Your big heart makes you want to keep people pleasing and make everyone happy — but when it impacts your self-worth, there are steps you can take to stand up for yourself
Let Go of Guilt
Discover the roots: The urge to please or appease is so entrenched, we often don’t realize where it comes from. Acknowledging it’s a pattern is a vital first step, says expert Rainie Howard. “It tends to begin in childhood, rooted in the belief that you’re responsible for others’ happiness,” she observes, explaining that seeing parents argue, for example, can trigger an impulse to make everything “okay” for them. Bringing conscious awareness to this response helps you validate your feelings.
Name the feelings: To free yourself from the fear that often triggers the people pleasing need , just put words to your emotions: I feel bad because X person is going to be unhappy if I don’t do Y. “Saying it aloud gives you data you can analyze,” says expert Erin Leonard, PhD. “For example, if they’re going to be angry just because you don’t do something, that’s a sign they’re being unfair or that they’re unhealthy. Instead of looking within to blame yourself, you’re seeing the bigger picture.”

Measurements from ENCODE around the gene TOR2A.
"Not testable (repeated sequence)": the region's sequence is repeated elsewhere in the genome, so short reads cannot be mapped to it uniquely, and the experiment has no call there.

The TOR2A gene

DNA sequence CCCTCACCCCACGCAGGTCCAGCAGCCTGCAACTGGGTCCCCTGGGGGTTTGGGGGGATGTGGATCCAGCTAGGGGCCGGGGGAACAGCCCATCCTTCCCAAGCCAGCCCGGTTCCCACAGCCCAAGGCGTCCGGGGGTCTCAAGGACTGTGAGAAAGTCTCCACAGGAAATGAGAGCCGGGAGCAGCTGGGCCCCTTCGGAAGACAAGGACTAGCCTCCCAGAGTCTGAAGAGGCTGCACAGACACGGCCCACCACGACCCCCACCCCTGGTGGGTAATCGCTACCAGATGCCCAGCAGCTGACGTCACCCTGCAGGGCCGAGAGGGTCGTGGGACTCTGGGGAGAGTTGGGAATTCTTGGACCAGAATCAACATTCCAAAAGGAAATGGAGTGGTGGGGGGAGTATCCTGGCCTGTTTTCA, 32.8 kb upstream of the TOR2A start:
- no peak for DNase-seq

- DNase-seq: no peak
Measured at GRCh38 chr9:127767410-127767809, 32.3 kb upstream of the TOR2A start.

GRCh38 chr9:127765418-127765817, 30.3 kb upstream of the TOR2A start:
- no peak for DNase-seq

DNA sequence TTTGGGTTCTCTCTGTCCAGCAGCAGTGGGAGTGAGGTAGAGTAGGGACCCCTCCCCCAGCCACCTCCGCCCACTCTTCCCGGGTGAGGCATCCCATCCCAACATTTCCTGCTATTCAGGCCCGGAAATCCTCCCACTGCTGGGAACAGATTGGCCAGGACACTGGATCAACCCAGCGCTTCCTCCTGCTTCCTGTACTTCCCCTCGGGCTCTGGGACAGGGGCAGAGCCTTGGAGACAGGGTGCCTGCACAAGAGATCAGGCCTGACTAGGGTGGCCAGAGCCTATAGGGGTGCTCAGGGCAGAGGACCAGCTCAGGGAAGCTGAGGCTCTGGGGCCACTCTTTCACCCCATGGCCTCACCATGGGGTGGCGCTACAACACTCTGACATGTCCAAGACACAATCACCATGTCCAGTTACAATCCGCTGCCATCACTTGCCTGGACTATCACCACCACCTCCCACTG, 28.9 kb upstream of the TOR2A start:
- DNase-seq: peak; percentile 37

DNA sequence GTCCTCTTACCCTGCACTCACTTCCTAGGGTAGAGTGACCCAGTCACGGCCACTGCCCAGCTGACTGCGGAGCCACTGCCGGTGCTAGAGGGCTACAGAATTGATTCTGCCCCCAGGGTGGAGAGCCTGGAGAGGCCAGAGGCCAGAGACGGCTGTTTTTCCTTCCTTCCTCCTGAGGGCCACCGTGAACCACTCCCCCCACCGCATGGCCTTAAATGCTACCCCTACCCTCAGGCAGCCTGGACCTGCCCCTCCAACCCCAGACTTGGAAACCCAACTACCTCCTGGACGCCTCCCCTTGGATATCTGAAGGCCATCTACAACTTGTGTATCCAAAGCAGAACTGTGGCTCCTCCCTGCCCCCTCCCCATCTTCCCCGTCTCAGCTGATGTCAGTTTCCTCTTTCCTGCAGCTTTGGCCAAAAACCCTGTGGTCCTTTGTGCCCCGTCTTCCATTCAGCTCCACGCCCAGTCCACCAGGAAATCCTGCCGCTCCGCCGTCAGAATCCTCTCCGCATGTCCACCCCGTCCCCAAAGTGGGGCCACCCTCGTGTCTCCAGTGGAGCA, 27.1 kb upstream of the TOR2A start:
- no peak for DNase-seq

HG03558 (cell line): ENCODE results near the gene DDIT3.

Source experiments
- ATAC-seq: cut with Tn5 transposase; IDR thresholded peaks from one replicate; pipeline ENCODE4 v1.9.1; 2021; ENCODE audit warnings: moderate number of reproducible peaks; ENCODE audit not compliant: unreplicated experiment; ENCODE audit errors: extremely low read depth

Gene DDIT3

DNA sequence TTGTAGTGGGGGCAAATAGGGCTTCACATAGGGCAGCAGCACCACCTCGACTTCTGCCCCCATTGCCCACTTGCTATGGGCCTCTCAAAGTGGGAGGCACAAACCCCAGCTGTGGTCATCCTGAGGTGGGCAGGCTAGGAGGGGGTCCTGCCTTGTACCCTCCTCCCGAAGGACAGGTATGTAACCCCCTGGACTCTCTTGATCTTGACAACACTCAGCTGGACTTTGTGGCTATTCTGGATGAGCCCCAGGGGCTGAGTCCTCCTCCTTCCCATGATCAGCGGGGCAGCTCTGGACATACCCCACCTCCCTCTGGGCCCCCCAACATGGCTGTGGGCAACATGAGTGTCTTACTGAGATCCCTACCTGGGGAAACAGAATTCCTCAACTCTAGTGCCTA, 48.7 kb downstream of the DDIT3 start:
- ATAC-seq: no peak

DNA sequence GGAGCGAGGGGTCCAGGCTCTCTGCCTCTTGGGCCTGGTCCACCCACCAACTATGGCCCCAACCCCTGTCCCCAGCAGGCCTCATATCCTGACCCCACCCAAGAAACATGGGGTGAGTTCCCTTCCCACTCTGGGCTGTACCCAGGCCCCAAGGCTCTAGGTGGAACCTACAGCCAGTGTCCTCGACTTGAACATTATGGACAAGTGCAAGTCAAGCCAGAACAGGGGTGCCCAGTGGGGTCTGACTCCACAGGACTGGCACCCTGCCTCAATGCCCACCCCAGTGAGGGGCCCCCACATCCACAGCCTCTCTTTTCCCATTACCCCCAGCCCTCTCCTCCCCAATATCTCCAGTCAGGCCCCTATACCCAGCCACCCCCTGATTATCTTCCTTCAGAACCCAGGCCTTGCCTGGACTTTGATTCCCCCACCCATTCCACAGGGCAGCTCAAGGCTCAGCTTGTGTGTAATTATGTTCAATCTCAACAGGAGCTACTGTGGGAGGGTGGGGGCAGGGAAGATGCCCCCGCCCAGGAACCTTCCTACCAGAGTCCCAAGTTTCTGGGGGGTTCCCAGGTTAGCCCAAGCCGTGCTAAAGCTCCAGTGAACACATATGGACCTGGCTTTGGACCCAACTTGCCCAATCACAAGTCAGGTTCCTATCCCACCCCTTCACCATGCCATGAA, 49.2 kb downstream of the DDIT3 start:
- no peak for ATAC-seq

The price is too high: What is people pleasing costing you? It’s a deceptively simple question that can allay self-doubt, says expert Amy Morin, LCSW. “Making others happy at the expense of yourself might cost you personal happiness or authentic friendships.” You may realize that while pleasing others gives you a brief respite from the fear of letting them down, subverting yourself over the long-term costs you far more. Your answers to this question, in other words, let you see that people who are worthy of being in your life will still love you even if you sometimes have to say no.
Remember your worth: The disease to please can cause you to twist yourself into a pretzel so much that it’s easy to become someone you’re not. “A lot of people pleasers come from a place of depletion,” reveals Howard, who says that creating healthy boundaries starts with building ourselves up. “It helps to connect to the fact that you are here for a purpose,” she says. “You’re not just a mind and body, you have a strong spirit. As a child, I hid my voice, but now I’m touching lives because I gave myself permission to speak — something we all deserve to give ourselves.”
Hit the pause button: “When we’re so used to serving everyone else, we think we’re wrong for setting boundaries, but it’s the healthiest thing you can do for you and your relationships,” says Howard. If it’s too hard to summon “no,” consider saying, “Can you give me some time to think about it?” Howard adds, “This allows you some distance to decide what you want to say and how this person fits in your life.”
Honor your good heart: You can be kind and empathetic and still stand up for yourself, assures Leonard. For example, if a friend always expects you to drop everything to help her, you might say, “I love your company, but I’m overwhelmed right now and can’t make it.” Says Leonard, “Leading with the positive lets you be the loving, compassionate person you are while still making your needs known.”
This article originally appeared in our print magazine.